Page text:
Marsh does this to people. He writes so winningly and so cleanly - - - despite all those med-speak words - - - that we find ourselves trapped in his world. Most of the doctors I've known in my live are rather chilly, quick freeze-dried in the heart-bone. But Marsh, unlike others, can't seem to stop getting bogged down by his urgent sense of humanity . . . to the point that he trips into that no-no of his profession.

He starts to care, sometime too much, for his patients.

At first,

    I became hardened in the way that doctors have to become hardened and came to see patients as an entirely separate race from all-important, invulnerable young doctors like myself. Now that I am reaching the end of my career this detachment has started to fade. I am less frightened by failure - - - I have come to accept it and feel less threatened by it and hopefully have learned from the mistakes I made in the past. I can dare to be a little less detached. Besides, with advancing age I can no longer deny that I am made of the same flesh and blood as my patients and that I am equally vulnerable. So I now feel a deeper pity for them that in the past - - - I know that I too, sooner or later, will be stuck like them in a bed in a crowded hospital bay, fearing for my life.

§   §   §

There are some terrific insights strewn about in Do No Harm. For instance, one of the questions before operating, is not will the patient live or die on the table; but rather, the question is deciding on what to do, even if we should operate at all.

Take all the factors in, decide whether or not; and once you have decided, stick with it. In the process, he (and the reader) learn a few hard lessons.

  • Do as well as you can for your patient, but don't overdo it;
  • Never take on a case that an older and wiser doctor wants to pass on to you;
  • Never operate on kids - - - it can be too heartbreaking;
  • Learn how to deliver bad news to the patients and their families without resorting to fudging doc-talk;
  • Realize that neurosurgery is one of the few career choices that can lead your beneficiary to PVS - - - the persistent vegetative state.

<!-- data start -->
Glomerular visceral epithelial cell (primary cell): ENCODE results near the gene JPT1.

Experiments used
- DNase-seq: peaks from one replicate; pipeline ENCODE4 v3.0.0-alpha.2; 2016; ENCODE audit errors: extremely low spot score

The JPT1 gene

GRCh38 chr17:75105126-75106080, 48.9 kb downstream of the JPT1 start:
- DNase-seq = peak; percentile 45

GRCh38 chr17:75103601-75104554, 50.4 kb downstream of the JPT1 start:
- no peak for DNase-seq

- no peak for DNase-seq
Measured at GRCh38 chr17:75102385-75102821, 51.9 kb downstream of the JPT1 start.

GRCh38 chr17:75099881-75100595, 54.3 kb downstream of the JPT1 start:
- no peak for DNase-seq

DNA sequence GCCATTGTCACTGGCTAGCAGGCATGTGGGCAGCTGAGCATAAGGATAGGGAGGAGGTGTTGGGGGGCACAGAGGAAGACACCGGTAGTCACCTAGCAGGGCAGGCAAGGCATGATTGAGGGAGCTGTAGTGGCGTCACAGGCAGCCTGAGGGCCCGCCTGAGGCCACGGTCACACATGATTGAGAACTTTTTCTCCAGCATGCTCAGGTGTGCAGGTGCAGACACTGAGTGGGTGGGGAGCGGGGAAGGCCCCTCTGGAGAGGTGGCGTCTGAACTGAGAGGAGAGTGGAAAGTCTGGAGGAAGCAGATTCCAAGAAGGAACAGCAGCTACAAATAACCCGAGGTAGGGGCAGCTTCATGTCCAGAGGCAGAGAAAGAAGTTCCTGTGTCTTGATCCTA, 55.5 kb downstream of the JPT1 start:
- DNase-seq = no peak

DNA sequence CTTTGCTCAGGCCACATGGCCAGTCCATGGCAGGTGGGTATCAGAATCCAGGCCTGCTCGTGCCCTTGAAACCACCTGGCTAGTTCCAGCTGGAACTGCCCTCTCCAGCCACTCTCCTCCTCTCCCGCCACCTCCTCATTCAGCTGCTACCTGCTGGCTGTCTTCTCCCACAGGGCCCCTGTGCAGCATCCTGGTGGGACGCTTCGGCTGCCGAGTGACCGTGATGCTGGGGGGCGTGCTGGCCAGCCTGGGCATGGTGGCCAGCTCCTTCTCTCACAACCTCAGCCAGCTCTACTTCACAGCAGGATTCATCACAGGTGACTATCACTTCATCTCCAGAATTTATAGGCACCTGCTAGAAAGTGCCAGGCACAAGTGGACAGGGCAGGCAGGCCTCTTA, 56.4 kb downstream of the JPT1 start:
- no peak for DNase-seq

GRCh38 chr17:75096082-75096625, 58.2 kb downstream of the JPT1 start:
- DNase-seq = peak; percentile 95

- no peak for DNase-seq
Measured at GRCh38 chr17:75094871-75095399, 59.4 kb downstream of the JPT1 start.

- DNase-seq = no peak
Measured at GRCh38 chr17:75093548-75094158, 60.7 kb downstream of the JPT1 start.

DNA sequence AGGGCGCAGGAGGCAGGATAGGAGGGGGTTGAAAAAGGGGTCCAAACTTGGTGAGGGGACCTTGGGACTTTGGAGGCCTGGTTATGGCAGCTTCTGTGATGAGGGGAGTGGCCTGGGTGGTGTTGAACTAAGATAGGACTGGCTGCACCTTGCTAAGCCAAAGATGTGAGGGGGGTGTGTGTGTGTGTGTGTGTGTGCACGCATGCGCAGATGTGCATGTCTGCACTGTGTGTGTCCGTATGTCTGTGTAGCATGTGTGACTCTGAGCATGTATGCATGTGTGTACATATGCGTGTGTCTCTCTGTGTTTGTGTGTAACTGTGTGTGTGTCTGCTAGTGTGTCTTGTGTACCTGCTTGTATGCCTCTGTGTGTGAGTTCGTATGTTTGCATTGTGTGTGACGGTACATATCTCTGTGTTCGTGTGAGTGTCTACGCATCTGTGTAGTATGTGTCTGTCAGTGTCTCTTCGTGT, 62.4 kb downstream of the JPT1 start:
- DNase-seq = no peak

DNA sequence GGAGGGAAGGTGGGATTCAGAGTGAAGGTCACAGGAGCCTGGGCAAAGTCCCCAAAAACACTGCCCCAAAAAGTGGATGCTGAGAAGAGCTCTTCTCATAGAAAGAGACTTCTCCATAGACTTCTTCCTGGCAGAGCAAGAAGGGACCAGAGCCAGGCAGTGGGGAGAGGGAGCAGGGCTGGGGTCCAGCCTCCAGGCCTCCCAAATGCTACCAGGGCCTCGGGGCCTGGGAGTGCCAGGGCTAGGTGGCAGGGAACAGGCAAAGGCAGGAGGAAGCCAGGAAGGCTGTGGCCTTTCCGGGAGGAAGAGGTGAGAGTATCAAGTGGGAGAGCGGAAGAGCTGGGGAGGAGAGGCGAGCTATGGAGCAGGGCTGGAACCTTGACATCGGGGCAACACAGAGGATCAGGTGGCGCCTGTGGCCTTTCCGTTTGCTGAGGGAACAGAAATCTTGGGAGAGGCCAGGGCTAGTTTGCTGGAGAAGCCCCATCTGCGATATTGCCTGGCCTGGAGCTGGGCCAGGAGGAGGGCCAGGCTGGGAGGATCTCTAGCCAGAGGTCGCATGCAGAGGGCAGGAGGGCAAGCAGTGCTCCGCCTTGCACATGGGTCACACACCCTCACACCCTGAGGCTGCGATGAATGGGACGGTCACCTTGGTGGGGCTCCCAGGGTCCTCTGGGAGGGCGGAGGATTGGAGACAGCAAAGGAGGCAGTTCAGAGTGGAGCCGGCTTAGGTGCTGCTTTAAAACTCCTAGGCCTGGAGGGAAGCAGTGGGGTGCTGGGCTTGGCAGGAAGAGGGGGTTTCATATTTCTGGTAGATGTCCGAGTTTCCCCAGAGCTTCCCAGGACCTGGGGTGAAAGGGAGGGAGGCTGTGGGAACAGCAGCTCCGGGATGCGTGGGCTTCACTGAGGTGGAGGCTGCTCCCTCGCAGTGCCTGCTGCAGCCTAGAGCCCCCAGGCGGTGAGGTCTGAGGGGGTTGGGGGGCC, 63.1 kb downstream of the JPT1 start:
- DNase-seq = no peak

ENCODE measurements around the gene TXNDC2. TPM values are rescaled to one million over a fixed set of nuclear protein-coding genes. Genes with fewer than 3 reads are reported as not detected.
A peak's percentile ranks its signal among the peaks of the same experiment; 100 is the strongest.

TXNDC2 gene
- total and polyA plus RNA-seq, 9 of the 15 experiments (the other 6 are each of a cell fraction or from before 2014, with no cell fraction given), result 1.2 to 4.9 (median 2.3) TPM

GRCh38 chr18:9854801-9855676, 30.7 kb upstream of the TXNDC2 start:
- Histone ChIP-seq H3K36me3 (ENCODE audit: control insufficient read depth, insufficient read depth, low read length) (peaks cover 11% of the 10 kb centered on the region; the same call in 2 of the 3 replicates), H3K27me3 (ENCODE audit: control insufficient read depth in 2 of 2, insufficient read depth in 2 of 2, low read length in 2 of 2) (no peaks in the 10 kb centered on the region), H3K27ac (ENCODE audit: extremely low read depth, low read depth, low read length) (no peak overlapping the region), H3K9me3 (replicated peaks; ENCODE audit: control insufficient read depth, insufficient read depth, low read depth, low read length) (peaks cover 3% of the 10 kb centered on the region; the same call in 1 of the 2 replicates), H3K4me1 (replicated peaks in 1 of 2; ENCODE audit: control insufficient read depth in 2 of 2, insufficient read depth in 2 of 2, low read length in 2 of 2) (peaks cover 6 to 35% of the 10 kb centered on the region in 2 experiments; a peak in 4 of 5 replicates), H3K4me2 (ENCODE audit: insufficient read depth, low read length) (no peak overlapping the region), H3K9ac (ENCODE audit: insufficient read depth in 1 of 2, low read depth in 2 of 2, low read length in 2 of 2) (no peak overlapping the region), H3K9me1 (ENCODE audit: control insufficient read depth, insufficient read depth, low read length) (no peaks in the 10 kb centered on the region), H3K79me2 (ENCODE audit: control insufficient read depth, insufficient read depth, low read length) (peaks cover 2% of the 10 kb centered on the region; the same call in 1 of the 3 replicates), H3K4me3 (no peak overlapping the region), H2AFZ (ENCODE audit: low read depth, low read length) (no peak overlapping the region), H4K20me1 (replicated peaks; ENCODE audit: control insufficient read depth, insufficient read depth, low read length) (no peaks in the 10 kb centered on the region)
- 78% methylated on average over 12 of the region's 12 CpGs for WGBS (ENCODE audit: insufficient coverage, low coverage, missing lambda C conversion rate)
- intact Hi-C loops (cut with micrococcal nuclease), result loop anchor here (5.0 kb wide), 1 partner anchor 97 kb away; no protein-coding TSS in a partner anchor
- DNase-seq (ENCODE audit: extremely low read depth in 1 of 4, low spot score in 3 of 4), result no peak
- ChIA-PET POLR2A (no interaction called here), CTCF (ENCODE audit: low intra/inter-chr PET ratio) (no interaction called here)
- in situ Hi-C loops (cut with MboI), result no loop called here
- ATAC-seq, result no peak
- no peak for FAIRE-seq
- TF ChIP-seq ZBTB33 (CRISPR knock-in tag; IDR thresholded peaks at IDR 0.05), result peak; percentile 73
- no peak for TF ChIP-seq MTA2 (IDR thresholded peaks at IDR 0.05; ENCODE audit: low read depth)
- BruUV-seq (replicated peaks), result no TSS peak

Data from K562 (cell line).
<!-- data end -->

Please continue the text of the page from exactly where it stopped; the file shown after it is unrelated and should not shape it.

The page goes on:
And remember, he repeats, that the hardest choice of the doctor is whether to let some of them die.

We have here a case of a man after a fall from his bicycle. He has a frontal skull fracture, contusions in the brain, part of the brain destroyed with a "not good" prognosis - - - a good chance of "delayed intraparenchymal bleeding like this and the scan now shows catastrophic brain damage."

No matter what the surgeons do, "He will be left profoundly disabled. Would he want to survive like that?" Marsh then opines,

    In cases like this we often end up operating because it's easier than being honest and in means that we can avoid a painful conversation. You might think that the operation has been a success because the patient leaves the hospital alive but if you saw him years later - - - I often do - - - you would realize that the result of the operation was a human disaster.

§   §   §

This is one of those books that just won't let you alone. Just when I think it's time for me to turn off the bed-lamp, I start in on chapters marked "Ependymoma," or "Tyrosine kinase" or "Choroid plexus papilloma" and I know I can kiss my beauty sleep goodbye.

This guy is great, and if nothing else, he lets the lovely words of his chosen field float you away. We find ourselves in a garden of poetry, the one that he damn near got trapped in before, had he not run away from college, and his family . . . and his love.

And chanced into his first heavenly vision: that of some guy in a white coat sawing his way willy-nilly into the back-side of some poor sucker's cranium.

--- Lolita Lark